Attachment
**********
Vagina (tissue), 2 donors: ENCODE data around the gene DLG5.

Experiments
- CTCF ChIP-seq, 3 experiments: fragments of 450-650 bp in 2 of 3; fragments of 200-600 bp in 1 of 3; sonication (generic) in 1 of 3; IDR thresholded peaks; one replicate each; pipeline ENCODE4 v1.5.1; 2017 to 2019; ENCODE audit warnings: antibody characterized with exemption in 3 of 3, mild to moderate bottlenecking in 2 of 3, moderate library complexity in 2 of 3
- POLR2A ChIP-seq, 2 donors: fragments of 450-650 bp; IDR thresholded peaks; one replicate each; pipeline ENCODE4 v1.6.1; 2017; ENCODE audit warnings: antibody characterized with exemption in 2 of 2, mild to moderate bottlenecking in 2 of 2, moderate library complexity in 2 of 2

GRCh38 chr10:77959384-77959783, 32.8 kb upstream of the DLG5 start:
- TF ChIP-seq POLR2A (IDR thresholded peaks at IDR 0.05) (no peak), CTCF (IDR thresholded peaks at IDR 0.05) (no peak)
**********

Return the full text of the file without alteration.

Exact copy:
Vagina (tissue), 2 donors: ENCODE data around the gene DLG5.

Experiments
- CTCF ChIP-seq, 3 experiments: fragments of 450-650 bp in 2 of 3; fragments of 200-600 bp in 1 of 3; sonication (generic) in 1 of 3; IDR thresholded peaks; one replicate each; pipeline ENCODE4 v1.5.1; 2017 to 2019; ENCODE audit warnings: antibody characterized with exemption in 3 of 3, mild to moderate bottlenecking in 2 of 3, moderate library complexity in 2 of 3
- POLR2A ChIP-seq, 2 donors: fragments of 450-650 bp; IDR thresholded peaks; one replicate each; pipeline ENCODE4 v1.6.1; 2017; ENCODE audit warnings: antibody characterized with exemption in 2 of 2, mild to moderate bottlenecking in 2 of 2, moderate library complexity in 2 of 2

GRCh38 chr10:77959384-77959783, 32.8 kb upstream of the DLG5 start:
- TF ChIP-seq POLR2A (IDR thresholded peaks at IDR 0.05) (no peak), CTCF (IDR thresholded peaks at IDR 0.05) (no peak)